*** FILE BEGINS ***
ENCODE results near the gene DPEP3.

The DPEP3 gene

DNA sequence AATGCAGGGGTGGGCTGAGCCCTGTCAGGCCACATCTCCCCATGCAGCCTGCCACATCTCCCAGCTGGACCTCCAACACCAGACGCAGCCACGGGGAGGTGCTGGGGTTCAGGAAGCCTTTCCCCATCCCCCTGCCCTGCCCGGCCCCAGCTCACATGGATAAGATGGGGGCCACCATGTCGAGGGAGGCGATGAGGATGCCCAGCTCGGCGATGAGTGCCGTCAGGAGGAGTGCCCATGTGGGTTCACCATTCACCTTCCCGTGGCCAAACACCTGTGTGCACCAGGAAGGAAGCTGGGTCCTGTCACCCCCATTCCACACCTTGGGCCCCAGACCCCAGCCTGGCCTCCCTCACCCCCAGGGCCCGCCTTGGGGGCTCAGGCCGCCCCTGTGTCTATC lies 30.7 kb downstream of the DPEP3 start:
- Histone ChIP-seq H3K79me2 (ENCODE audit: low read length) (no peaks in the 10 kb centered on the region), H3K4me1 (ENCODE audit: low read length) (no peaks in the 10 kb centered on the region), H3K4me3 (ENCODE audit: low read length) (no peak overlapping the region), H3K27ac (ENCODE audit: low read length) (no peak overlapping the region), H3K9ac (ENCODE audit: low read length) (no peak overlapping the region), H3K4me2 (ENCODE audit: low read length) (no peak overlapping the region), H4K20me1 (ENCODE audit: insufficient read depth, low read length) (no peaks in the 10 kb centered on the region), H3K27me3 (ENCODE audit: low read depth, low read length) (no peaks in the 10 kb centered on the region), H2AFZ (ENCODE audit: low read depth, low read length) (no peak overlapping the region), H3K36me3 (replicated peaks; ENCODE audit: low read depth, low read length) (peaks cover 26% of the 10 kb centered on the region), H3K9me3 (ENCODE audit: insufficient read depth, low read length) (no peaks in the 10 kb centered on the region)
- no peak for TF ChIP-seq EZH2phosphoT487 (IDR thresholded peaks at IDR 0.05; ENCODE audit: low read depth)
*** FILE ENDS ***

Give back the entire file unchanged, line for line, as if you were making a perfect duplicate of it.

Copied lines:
ENCODE results near the gene DPEP3.

The DPEP3 gene

DNA sequence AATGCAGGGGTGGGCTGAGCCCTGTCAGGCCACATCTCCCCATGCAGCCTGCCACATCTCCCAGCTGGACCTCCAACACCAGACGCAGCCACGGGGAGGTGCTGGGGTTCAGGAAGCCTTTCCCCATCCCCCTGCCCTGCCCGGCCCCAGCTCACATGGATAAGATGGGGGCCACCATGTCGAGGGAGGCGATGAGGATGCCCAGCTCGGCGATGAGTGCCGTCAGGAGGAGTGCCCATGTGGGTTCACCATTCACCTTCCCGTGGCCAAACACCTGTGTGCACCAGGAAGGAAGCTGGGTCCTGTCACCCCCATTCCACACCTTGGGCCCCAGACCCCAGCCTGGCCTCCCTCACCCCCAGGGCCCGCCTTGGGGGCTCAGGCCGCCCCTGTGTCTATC lies 30.7 kb downstream of the DPEP3 start:
- Histone ChIP-seq H3K79me2 (ENCODE audit: low read length) (no peaks in the 10 kb centered on the region), H3K4me1 (ENCODE audit: low read length) (no peaks in the 10 kb centered on the region), H3K4me3 (ENCODE audit: low read length) (no peak overlapping the region), H3K27ac (ENCODE audit: low read length) (no peak overlapping the region), H3K9ac (ENCODE audit: low read length) (no peak overlapping the region), H3K4me2 (ENCODE audit: low read length) (no peak overlapping the region), H4K20me1 (ENCODE audit: insufficient read depth, low read length) (no peaks in the 10 kb centered on the region), H3K27me3 (ENCODE audit: low read depth, low read length) (no peaks in the 10 kb centered on the region), H2AFZ (ENCODE audit: low read depth, low read length) (no peak overlapping the region), H3K36me3 (replicated peaks; ENCODE audit: low read depth, low read length) (peaks cover 26% of the 10 kb centered on the region), H3K9me3 (ENCODE audit: insufficient read depth, low read length) (no peaks in the 10 kb centered on the region)
- no peak for TF ChIP-seq EZH2phosphoT487 (IDR thresholded peaks at IDR 0.05; ENCODE audit: low read depth)